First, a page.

A lot has happened since my last blog. As I wrote before, my boyfriend and I were shopping for our first home to buy. Unfortunately, we got pretty far into the process with a house and then everything fell through because the owner and we couldn’t come to an agreement on how to fix some items discovered in the inspection. The main problem was that the home had an underground duct system—it was a 1950s California ranch and, because these homes have exposed ceilings and no space between the ceiling and the flat roof, builders often dug ductwork beneath the foundation. We now know that this is a bad idea; underground ductwork starts to crumble beneath the home and serves as a fantastic breeding grounds for mold. I got some great advice from our fabulous contributor and green-building pioneer David Johnston, but the fixes were outside our price range the homeowner wouldn’t pay to complete them. Ah, well, que sera sera.
Since, we have moved into a townhouse we’re renting to take a break from the house search. The place is great and offers a lot more space than we had before (we were living in a one-bedroom, one-bath apartment and now have two of each, though it's still not overly huge), plus it is on the second floor with ample windows for natural light, unlike our former first-floor apartment that became cavelike because of lack of sun. This alone will help reduce our energy bills and make me a lot happier. The new place also includes newer, energy-efficient appliances, so that’s a big plus. But the extra space meant our paltry amount of furniture wasn’t enough to fill the space and we didn’t have much to decorate with. So, here’s where the fun part comes in. We have been shopping around for stuff to fill our new home, and I’ve already found some great eco-friendly items that were inexpensive and beautiful. So, as so many readers have requested we include more suggestions for how to green a home you don’t own, my new blog focus will be ways to green my new apartment.
The first thing I found that I was thrilled about was a super cute welcome mat made from 100 percent recycled rubber—at Target, no less, and for only $12 (mine is a different design, but must be the same line as these). Then I visited an awesome store in downtown Lawrence, Kansas, (where I live) called Intrigue. The store features all-natural and eco-friendly products that are very reasonably priced. I got a beautiful, large vase made from recycled newsprint that was broken down, mixed with water and terra cotta to form a slurry, and molded. The vase is probably about 3 feet tall and only cost about $30—the same price I would expect to pay for something made in China and purchased from a big box store. To fill the vase, the store had some beautiful flower blossoms molded from untreated coconut leaves. You can actually soak the leaves in water until they soften up and mold the blossoms to any shape. Amazing! We also picked up a very inexpensive rug for our balcony made from untreated abaca plant fibers. The store also features custom-made bamboo furniture and some beautiful light fixtures. I’m still thinking about a hanging light fixture made from a used, old-fashioned bird cage with a CFL light socket inside.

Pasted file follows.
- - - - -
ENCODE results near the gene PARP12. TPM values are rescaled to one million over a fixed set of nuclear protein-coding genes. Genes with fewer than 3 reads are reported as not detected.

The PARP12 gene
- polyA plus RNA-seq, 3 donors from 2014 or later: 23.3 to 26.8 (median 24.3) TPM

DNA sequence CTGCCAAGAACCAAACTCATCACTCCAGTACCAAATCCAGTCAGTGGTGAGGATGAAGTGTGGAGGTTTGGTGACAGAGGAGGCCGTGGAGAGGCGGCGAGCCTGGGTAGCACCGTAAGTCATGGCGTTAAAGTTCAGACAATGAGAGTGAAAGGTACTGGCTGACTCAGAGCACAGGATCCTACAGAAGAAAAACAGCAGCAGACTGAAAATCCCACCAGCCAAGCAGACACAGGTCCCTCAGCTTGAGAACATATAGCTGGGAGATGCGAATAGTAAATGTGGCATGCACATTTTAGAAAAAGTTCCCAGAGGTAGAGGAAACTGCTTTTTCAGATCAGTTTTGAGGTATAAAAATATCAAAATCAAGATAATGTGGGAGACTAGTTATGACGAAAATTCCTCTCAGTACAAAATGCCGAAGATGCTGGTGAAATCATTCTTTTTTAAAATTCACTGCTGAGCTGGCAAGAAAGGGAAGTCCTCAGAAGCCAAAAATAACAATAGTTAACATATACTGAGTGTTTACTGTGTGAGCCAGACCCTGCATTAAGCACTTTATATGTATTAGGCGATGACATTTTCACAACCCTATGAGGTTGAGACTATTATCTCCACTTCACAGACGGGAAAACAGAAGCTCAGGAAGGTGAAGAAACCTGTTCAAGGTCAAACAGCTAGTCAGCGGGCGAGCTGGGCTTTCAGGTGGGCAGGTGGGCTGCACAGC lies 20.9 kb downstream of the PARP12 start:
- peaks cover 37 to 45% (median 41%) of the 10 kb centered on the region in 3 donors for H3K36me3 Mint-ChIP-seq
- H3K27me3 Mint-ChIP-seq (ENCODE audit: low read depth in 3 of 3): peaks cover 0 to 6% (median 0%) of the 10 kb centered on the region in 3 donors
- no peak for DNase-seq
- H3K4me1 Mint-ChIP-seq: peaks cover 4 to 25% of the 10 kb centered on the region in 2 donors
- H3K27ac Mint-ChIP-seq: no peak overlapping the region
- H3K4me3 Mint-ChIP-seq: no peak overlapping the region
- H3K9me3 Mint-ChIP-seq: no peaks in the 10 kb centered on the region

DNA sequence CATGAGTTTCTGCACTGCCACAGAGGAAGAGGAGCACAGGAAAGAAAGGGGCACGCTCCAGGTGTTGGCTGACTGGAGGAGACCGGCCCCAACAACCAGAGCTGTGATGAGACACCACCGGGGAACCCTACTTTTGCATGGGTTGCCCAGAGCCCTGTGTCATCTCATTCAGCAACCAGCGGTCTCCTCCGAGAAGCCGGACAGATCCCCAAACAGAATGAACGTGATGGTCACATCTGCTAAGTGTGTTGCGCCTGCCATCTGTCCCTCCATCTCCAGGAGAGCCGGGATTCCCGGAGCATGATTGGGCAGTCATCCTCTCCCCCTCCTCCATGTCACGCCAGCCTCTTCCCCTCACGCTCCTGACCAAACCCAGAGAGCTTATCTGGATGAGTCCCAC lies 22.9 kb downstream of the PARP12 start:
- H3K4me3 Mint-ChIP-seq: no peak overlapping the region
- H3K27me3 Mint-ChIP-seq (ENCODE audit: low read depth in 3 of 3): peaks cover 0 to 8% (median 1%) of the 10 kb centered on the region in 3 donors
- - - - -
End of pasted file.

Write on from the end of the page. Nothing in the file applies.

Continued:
I am employing some other easy tips to keep my apartment more eco-friendly: always shutting off all the lights not in use; not wearing shoes inside, thus reducing pollutants that are tracked in and, yay, my time spent cleaning; and replacing incandescent bulbs with CFLs (find more inexpensive tips). Lucky for me, I have a bunch of eco-friendly cleaners that we’ve received in the office recently. I’ve tested them out and they work great and leave the house smelling fresh—not chemical-y (see some of them here).
My next goal is to find some great, earth-friendly throw pillows (we got a new couch and the pillows that came with it are not bright enough for the living room, though we are using them in the bedroom). We spent the weekend hunting high and low but came up empty-handed. I’m thinking of getting some from one of the amazing organic textile companies featured in an upcoming article I wrote for our July/August issue. Looolo Textiles has some gorgeous cushions and so does Viva Terra—but I might have to save up. I will keep an eye out for some pretty, bright and priced-right accents and decorations and let you know what I come up with. I am also planning to find some organic cotton or other natural material and having a friend make curtains out of it. And I need some furniture for the balcony—I am hoping to find something secondhand at our downtown antique mall or a garage sale.
I would love to hear suggestions from those of you out there who are doing all you can to make whatever space you have green. Please e-mail me or comment and give me your suggestions and I’ll let you know what I come up with in my search.
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